But do colleges just go out of business? Doesn’t the whole idea of escalating tuition mean that the higher education industry is booming?
It’s one thing to say Harvard charges $56,000 and Hampshire charges $58,000. But more and more schools are giving away money - a lot of it - in grants and financial aid, and it’s not just $3,000 here and $6,000 there.
The average college is shaving 45 percent off their costs. That’s up from 37 percent in 2000, according to the National Association of College and University Business Officers.
For colleges, that trend is unsustainable, Marcus said.
“Every school wants to be full and many of them aren’t filling,” he said. “Even though, from the outside, it looks as if they’re increasing their tuition at more than the rate of inflation, they’re actually falling behind because, in the end, more and more of their income is going back out in the form of financial aid or discounts.”
Like the airline industry, higher education is slashing the sticker price to fill empty seats before the school year takes off.
So if this business model isn’t sustainable, especially for small liberal arts schools, is the industry finding a solution? Not anytime soon, if you ask Robert Zemsky, chair of the Learning Alliance for Higher Education at the University of Pennsylvania.
“We don’t know how to reengineer the cost function,” he said.
Zemsky studies the economics of higher ed, and he recently wrote a book called “Checklist for Change.”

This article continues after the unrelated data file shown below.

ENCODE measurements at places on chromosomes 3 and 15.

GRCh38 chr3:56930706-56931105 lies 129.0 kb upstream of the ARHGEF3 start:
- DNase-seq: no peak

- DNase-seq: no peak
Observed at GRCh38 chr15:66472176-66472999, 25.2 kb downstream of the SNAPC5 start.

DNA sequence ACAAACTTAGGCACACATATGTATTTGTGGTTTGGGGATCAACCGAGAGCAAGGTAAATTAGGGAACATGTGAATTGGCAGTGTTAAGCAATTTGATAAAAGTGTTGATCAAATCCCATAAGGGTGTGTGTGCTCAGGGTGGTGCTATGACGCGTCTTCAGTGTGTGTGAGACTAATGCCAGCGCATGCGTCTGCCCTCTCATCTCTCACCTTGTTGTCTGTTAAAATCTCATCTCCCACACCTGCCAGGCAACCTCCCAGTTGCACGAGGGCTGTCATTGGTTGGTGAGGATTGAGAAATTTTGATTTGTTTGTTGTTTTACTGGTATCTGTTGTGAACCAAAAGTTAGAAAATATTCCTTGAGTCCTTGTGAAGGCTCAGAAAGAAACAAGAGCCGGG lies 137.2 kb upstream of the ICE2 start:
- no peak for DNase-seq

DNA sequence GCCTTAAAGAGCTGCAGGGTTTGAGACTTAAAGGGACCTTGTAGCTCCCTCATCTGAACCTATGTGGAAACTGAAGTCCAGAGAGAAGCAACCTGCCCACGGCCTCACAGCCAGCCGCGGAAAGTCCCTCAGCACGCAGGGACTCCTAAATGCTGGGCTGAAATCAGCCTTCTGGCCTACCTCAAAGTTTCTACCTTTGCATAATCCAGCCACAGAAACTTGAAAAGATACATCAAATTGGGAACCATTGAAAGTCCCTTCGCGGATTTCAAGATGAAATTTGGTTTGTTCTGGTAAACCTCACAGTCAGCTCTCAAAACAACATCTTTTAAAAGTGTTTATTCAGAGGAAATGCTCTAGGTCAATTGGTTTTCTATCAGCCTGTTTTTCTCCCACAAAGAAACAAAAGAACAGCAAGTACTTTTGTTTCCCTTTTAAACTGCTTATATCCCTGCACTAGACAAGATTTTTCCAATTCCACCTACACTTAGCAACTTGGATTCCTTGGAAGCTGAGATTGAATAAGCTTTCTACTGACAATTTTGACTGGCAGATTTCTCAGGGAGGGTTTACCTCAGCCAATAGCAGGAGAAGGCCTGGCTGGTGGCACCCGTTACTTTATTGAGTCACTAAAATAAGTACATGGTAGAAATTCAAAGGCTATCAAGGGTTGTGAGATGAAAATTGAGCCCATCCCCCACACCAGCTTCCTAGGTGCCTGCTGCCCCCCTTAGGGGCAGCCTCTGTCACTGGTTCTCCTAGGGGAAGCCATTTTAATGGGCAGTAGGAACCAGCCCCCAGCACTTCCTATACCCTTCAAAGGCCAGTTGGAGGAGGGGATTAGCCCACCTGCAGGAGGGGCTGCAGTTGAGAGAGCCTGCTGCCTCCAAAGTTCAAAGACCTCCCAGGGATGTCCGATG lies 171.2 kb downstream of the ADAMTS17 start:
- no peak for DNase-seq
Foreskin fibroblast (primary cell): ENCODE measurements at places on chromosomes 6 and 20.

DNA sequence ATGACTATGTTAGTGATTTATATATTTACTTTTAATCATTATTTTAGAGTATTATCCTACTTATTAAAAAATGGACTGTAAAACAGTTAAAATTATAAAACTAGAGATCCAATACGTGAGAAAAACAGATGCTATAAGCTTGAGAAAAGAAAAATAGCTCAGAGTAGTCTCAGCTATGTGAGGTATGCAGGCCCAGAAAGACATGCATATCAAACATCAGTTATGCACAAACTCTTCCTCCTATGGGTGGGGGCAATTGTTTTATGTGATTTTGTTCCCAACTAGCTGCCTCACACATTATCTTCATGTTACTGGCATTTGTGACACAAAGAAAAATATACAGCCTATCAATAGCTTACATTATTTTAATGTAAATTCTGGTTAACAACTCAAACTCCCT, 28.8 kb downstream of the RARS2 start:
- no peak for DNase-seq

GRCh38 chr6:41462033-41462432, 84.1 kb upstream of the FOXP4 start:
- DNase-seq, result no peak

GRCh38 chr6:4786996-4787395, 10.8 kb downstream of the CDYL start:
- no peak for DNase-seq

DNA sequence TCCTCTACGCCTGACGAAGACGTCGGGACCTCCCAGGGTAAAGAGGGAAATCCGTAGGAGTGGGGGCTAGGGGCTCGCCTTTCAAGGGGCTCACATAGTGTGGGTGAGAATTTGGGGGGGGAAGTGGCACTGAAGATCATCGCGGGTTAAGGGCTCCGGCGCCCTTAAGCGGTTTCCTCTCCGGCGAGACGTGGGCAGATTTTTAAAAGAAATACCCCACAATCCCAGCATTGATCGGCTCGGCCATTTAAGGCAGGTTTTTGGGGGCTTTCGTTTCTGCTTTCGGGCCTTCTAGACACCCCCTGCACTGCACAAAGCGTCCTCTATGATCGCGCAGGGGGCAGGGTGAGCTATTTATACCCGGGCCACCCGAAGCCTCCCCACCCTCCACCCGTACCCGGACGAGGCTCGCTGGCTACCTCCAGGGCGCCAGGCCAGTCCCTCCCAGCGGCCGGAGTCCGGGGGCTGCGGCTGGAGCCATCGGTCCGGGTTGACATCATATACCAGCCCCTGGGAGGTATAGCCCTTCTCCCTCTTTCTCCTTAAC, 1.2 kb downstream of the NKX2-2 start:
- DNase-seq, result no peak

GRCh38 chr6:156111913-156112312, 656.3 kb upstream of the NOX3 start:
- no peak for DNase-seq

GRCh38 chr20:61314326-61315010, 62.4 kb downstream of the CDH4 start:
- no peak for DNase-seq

Zemsky says the trend of college expenses outpacing revenues is unsustainable. But he says it’s actually good news that enrollment is down or flat.
“The economy has picked up because there is a reciprocal relationship between post-secondary enrollments and the economy," he said.
Ok, let’s put this in layman’s terms:
“When people can’t find jobs they go back to school to get more skills, and when the jobs become available they leave school,” Zemsky said.
While the vast majority of students don’t attend small, private colleges, Zemsky says those schools tend to be bellwethers for the rest of the higher-ed industry.
So what is preventing higher education from making changes that would bring real reform?
Despite the public outcry over student debt and high tuition, Zemsky says many institutions are not convinced that change is even necessary.
“We need that larger conversation or it’s going to be very piecemeal and it’s going to be very unpleasant," he said "Because absent that, we’re in for some really unpleasant times in higher education.”
And in states like Massachusetts, where higher education is one of the top industries, there could be serious economic implications for those living and working on and off campus.
This story was produced in collaboration with the education news organization, the On Campus reports are a collaboration with The Forum for the Future of Higher Education and made possible with support from the Lumina Foundation for Education.. Our